A Fascinating Cadastral Style Map Showing The History of Real Estate Transactions in Maine
Finely executed map of a large swath of Maine (all but the most northerly portions of the state), illustrating the history of Maine's nine major early land transactions, published by Moses Greenleaf.
The map illustrates and labels nine different historical means by which early Maine land owners took title to their land,
- I. Grants by the British Crown and Lords Proprietors of Massachusetts prior to 1692
- II. Lands transferred to early owners by "valid" Indian deeds
- III. Areas showing a mix of British Crown and Massachusetts Proprietors grants and Indian deeds
- IV Grants by the Province of Massachusetts between 1692 and 1785
- V. Conditional Grants by the Province, confirmed after 1785
- VI Conditional Grants from the Province and unconfirmed grants by Indian deeds
- L. Townships sold by lottery in 1787
- B. Townships sold to William Bingham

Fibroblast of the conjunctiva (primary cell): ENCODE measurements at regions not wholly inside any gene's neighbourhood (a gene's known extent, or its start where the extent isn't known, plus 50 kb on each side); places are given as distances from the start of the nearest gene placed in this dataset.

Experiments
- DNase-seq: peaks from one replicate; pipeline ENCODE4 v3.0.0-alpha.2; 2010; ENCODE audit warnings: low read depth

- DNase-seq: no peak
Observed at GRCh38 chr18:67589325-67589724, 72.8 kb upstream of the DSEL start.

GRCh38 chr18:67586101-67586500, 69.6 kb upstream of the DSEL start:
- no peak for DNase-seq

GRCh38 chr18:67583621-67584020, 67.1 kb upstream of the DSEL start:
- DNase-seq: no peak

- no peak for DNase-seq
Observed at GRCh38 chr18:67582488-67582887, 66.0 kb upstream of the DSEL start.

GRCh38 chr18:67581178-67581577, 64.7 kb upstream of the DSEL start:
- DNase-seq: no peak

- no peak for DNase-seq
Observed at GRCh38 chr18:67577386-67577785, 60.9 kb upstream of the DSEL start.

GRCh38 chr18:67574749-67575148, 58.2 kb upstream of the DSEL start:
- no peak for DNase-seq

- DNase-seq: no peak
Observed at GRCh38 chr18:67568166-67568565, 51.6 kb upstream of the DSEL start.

- M. Lands assigned to the Commonwealth of Massachusetts
The map is drawn from Moses Greenleaf's rare atlas. Thompson notes:
Greenleaf’s atlas is especially important because it is much more than just a compilation of geographical maps. Greenleaf was an ardent supporter of Maine’s claim in the Northeastern Boundary Controversy with Great Britain and the first four maps in the atlas relate to this issue. These are the only maps concerning the dispute to be published in Maine before John Deane’s maps of 1840 and 1842
Over 100 early landowners are noted on the map. The map further notes that"
Townships and Tracts with no mark except their distinguishing number are lands assigned to the State of Maine since the separation.
The upper figures in each township are their respective distinguishing numbers: The lower figures are the number of acres sold in each, excepting the Lottery townships, in which the figures show only the number of acres sold by Lottery. The figures in the tracts marked with Roman numerlas show the number of acres in each tract respectively, as far as can be assertained from the inventories of towns returned to the Legislature in 1820.
Townships and large tracts sold & granted since the year 1783 are distinguished by the names of the principal original Grantees, under the number or designation of the township, or name of the town or plantation.
The map is quite rare on the market. AMPR and RBH does not list the map as offered separately.
RBH notes a single example offered at auction in the past 70 years (EV Thompson sale, 2003).